Even those who are just starting a graduate program or a postdoc should ask themselves, "What can I do now to begin creating opportunities for myself?" Chances are, no one will take you by the hand and lead you to the perfect job, even if you have a wonderfully supportive adviser or mentor.
Be ready for opportunity. At the same panel, a postdoc stood up and asked, "Would you hire a chemistry Ph.D. who has done a postdoc in molecular biology?" All of the panelists responded, "We are always looking for people with this background. Do you have your CV on you?" Unfortunately, she didn't. Wearing jeans and a T-shirt, she was hardly dressed appropriately to meet with representatives from industry.
Always have an updated copy of your CV ready to go, just in case. And absolutely take it with you, and dress nicely, if, like that unfortunate postdoc, you are attending an event where you will meet professionals from an organization or an industry that interests you.
Make contact with people. The Internet has made it such that much of your job search can be carried out in isolation. However, you will significantly improve your chances of finding employment if you leave the library or your lab every once in a while.
Meet professors in other departments, and try to develop relationships with them. Take the time to attend professional meetings, and try to meet potential mentors from other institutions. Doing that can protect you in situations like our reader's, especially if your adviser is difficult or unsupportive. That is not always easy, but knowing that you will have others who can testify to your work ethic and skills can be very reassuring.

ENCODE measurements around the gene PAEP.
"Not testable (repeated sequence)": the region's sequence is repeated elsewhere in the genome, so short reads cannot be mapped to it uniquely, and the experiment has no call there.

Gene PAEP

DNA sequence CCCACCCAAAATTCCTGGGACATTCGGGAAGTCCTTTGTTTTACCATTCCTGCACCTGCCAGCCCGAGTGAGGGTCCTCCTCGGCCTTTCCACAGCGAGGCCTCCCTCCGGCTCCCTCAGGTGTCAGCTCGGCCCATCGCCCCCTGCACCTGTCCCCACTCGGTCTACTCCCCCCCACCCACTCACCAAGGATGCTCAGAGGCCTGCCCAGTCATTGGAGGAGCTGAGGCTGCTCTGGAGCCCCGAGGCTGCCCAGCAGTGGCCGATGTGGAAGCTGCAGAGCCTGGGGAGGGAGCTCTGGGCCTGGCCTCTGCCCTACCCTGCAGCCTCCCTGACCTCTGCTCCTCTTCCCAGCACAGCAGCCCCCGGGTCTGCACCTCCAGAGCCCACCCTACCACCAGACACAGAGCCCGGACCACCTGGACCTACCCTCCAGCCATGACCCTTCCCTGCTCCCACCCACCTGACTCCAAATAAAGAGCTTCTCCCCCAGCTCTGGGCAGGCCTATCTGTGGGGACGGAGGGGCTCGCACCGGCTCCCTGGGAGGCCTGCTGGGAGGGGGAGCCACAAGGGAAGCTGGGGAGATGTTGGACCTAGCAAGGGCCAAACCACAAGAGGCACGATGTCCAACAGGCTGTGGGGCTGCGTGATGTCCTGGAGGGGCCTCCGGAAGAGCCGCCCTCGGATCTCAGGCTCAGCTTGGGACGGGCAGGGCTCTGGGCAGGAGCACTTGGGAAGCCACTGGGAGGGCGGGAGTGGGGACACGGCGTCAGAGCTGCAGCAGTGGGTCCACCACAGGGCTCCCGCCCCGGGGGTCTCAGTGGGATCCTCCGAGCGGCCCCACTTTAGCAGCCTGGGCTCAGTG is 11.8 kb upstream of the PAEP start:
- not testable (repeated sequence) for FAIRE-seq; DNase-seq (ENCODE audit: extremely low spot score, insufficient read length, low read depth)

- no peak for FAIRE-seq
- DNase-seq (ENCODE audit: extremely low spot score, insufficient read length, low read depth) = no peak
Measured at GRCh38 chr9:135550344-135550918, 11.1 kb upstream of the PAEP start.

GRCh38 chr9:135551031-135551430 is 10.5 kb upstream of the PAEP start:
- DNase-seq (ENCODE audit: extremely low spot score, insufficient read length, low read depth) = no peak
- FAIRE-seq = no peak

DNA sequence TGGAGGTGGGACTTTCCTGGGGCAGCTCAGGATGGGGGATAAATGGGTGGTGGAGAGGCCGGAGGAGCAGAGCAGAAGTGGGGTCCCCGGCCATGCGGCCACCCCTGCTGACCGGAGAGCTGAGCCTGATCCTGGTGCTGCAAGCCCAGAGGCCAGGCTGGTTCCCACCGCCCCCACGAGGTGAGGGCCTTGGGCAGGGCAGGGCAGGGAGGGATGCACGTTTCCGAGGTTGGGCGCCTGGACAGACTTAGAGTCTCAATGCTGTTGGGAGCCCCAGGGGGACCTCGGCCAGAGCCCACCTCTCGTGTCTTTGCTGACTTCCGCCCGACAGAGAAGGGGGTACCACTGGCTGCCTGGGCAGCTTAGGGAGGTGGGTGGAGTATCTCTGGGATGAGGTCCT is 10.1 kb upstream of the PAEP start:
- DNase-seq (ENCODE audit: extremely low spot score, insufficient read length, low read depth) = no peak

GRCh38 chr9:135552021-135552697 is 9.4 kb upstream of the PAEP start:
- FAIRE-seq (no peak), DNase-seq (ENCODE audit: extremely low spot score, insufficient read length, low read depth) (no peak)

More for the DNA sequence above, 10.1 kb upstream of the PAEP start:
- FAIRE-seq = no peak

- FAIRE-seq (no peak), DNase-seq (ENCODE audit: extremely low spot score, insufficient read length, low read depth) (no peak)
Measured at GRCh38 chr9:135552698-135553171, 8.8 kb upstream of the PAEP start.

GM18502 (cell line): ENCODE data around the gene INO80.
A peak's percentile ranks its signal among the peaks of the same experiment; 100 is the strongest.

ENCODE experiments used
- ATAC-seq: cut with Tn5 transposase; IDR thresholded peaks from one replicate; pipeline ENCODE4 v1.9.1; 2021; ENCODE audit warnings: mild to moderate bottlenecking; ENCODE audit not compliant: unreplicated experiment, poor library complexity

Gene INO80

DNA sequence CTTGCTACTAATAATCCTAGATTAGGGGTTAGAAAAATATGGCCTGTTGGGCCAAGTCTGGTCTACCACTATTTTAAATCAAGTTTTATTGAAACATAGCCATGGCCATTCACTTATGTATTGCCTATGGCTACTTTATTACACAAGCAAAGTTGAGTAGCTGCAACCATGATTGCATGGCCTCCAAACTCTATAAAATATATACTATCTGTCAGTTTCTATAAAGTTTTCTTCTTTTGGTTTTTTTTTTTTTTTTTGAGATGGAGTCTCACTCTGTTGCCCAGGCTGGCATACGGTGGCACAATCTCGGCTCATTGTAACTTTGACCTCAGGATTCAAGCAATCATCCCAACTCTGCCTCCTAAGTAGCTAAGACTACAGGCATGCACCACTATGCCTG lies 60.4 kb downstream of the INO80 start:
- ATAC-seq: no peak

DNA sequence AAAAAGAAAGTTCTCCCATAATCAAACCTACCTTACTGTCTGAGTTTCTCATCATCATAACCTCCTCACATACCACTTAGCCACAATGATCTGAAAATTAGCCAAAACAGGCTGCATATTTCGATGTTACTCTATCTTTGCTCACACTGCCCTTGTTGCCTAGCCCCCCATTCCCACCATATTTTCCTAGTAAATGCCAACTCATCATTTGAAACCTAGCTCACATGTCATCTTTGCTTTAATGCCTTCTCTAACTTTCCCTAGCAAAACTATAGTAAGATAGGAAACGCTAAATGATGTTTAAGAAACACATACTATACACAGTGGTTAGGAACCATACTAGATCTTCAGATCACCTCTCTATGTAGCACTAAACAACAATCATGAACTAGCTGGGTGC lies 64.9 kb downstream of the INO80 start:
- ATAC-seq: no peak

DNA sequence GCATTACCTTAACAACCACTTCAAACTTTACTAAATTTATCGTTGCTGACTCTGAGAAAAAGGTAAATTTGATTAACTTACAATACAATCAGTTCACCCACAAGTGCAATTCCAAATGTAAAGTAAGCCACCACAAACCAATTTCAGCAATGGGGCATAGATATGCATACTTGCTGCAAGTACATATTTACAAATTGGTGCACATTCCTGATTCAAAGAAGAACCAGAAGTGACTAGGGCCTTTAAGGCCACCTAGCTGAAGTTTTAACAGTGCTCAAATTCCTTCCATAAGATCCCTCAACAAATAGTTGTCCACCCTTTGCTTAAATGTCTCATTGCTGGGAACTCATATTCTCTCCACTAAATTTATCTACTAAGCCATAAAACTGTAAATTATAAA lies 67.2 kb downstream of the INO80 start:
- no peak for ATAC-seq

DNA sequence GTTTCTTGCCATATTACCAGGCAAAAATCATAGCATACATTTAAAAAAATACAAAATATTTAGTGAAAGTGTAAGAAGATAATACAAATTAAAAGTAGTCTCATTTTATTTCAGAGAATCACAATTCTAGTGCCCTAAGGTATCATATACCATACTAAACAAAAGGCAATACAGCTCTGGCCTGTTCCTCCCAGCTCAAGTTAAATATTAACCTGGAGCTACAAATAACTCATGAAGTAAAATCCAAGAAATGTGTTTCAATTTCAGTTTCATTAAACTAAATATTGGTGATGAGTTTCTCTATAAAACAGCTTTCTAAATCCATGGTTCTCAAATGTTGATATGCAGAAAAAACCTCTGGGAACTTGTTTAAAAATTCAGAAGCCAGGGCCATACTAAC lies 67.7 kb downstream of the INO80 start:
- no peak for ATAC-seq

You never know how the contacts you make could pay off. We know of one Ph.D. in Jewish studies who had not found an academic position through traditional means, but who was offered an interview (and subsequently a tenure-track job) after a faculty member heard him speak at a synagogue.
Think realistically about your options and your needs. Are you making a run on the academic job market? Know that it might not happen the first time, the second time, or at all, so plan accordingly.
Be sure to think about your financial situation in advance. Even as you send out your job applications, start looking into other career options. If you don't land a tenure-track job, will you take a postdoc? Is it possible to stay in your current department and teach for another year? Ask peers who have been in similar situations what they did. You may find out about options you didn't know existed.
Make sure you have rehearsed all possible outcomes of your job search with your spouse or partner. Keep each other informed about the places where you have applied and received a response. Don't wait to think about what to do until you have only seven days to decide on a job offer that will take you across the country.